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Larval rearing of the Helen's perchlet, Plectranthias helenae

December 01, 2015

Family: Serranidae > Subfamily: Anthiinae > Genus: Plectranthias > Species: P. helenae

Anthias (Anthiine serranids) are small to medium-sized, brightly colored reef fishes comprising 25 genera and over 200 species. They are planktivores and often form large schools above the reef while feeding. Their peaceful nature and vivid color patterns make them very popular in the aquarium trade. Anthias are not aquacultured commercially.

Plectranthias is a genus (comprising 51 recognized species) of small, cryptic hawkfish-like fishes with large mouths. Most species reach a maximum size of just 7.5 cm (3“) and occur at depths below 50 m (160 ft). With the exception of P. garrupellus in the Western Atlantic, the genus is restricted to the Indo-Pacific region.

Plectranthias have an interesting temperament and can be visually stunning. They are also reef-safe and very hardy, adapting quickly to aquariums. Avid aquarists thus seek after them, esp for their nano reef tanks. Shallow water Plectranthias species that regularly reach the aquarium trade remain affordable but most deep water species are rarely collected and command prices in excess of $1000.

Helen’s perchlet (Plectranthias helenae) was reared from a small number eggs collected in waters off Oahu in the spring, 2015.  This species is only known from a handful of collections made in Taiwan, the Hawaiian Islands and Japan at depths between 119-263 m (390-863 feet). It reportedly grows to 10 cm (4”).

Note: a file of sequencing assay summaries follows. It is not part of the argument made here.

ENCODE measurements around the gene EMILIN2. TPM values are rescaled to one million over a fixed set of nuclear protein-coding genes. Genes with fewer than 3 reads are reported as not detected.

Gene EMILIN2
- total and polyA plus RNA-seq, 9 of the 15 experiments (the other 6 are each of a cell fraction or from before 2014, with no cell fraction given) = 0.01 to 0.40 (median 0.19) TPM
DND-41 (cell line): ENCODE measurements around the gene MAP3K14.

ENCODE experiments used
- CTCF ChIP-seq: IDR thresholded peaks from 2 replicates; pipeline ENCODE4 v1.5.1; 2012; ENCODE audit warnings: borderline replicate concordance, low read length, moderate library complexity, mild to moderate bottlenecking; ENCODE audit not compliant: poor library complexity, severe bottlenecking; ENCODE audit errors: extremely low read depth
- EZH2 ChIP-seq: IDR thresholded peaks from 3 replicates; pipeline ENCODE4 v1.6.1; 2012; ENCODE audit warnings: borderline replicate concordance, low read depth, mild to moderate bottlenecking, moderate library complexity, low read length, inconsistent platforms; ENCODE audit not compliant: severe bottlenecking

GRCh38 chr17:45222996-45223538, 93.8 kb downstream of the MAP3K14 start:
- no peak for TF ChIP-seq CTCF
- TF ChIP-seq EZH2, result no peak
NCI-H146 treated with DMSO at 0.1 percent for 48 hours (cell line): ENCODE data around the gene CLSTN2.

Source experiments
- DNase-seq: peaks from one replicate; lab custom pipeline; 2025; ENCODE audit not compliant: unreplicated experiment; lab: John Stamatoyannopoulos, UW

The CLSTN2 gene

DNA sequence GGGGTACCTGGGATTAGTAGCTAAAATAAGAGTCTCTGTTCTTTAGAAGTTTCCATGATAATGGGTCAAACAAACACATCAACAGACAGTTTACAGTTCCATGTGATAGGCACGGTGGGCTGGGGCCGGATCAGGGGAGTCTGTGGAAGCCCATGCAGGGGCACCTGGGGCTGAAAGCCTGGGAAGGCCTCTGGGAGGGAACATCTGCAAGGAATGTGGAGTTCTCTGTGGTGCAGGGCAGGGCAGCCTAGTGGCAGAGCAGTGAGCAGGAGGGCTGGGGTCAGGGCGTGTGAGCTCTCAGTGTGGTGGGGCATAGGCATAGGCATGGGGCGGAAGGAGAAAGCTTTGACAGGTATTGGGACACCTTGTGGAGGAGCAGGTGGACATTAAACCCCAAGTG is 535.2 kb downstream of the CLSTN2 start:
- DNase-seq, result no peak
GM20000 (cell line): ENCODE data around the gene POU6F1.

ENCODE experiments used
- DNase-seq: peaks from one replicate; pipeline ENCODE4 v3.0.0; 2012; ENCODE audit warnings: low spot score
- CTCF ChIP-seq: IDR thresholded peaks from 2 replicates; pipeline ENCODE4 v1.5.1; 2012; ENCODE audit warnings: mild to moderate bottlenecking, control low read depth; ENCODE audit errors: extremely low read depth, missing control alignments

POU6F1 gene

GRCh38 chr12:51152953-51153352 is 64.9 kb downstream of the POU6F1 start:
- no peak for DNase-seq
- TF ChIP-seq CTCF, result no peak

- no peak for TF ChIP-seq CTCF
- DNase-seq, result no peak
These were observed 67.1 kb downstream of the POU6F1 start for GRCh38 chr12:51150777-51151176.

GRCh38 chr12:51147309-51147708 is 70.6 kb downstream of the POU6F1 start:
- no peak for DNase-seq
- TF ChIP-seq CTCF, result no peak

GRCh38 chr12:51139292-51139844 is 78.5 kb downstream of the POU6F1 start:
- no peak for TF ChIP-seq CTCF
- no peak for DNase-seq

P. helenae eggs are clear, spherical and small (0.75 mm diameter), with a single oil droplet. The larvae measure about 2 mm TL at hatching, begin to feed two days after hatching (dph) (3.1 mm TL), begin flexion near 12 dph (6.8 mm TL), and complete juvenile transition by about 31 dph (15.1 mm TL). Features of the larvae include a very long pre-dorsal element, long ornamented pelvic fin rays and pronounced head spination. The juveniles were grown out for over 100 dph (31 mm TL).

The P. helenae larval phase is significantly shorter than that of P. winniensis (settled near 80 dph), a species previously raised for this project using a similar rearing technique. 
P. winniensis larva (top) with its enormous pectoral fins and P. helenae (bottom) with its large pelvic fins and extremely long dorsal fin extension.

The larval forms of 27 dph P. winniensis and P. helanae are depicted above. It’s amazing how differently these two cogeneric species have evolved!